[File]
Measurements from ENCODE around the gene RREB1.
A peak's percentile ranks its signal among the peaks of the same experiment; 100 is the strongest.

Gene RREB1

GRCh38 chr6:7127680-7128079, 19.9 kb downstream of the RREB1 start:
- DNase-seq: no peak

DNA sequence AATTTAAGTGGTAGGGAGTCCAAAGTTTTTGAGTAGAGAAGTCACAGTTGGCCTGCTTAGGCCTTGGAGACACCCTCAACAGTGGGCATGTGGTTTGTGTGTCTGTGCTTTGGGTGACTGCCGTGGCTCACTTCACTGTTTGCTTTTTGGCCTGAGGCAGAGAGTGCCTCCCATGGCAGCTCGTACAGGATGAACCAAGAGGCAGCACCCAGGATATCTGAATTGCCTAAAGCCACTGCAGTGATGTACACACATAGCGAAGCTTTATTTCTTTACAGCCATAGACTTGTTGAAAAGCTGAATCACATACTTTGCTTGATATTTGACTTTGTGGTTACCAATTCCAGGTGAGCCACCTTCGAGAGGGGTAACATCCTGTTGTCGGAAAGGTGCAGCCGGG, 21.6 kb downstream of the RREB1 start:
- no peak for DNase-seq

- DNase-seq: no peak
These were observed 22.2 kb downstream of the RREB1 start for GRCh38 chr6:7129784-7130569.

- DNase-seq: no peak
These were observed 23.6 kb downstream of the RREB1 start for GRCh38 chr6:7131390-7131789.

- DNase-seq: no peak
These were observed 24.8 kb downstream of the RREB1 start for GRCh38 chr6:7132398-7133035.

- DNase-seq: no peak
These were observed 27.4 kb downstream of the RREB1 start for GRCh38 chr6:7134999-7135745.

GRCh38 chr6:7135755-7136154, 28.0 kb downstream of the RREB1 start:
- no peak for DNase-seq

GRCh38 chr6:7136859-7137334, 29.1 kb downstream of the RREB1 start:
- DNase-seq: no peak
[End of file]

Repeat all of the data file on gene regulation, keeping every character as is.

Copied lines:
Measurements from ENCODE around the gene RREB1.
A peak's percentile ranks its signal among the peaks of the same experiment; 100 is the strongest.

Gene RREB1

GRCh38 chr6:7127680-7128079, 19.9 kb downstream of the RREB1 start:
- DNase-seq: no peak

DNA sequence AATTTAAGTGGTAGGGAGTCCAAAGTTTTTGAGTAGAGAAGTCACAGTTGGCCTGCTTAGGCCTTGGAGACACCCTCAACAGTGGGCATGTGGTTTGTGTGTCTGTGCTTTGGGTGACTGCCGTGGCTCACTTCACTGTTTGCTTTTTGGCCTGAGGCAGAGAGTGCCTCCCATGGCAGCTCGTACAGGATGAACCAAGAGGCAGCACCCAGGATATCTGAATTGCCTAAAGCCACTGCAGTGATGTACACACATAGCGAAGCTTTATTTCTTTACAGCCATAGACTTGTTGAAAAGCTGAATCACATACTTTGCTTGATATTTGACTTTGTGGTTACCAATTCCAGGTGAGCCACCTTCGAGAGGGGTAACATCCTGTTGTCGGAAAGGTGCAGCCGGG, 21.6 kb downstream of the RREB1 start:
- no peak for DNase-seq

- DNase-seq: no peak
These were observed 22.2 kb downstream of the RREB1 start for GRCh38 chr6:7129784-7130569.

- DNase-seq: no peak
These were observed 23.6 kb downstream of the RREB1 start for GRCh38 chr6:7131390-7131789.

- DNase-seq: no peak
These were observed 24.8 kb downstream of the RREB1 start for GRCh38 chr6:7132398-7133035.

- DNase-seq: no peak
These were observed 27.4 kb downstream of the RREB1 start for GRCh38 chr6:7134999-7135745.

GRCh38 chr6:7135755-7136154, 28.0 kb downstream of the RREB1 start:
- no peak for DNase-seq

GRCh38 chr6:7136859-7137334, 29.1 kb downstream of the RREB1 start:
- DNase-seq: no peak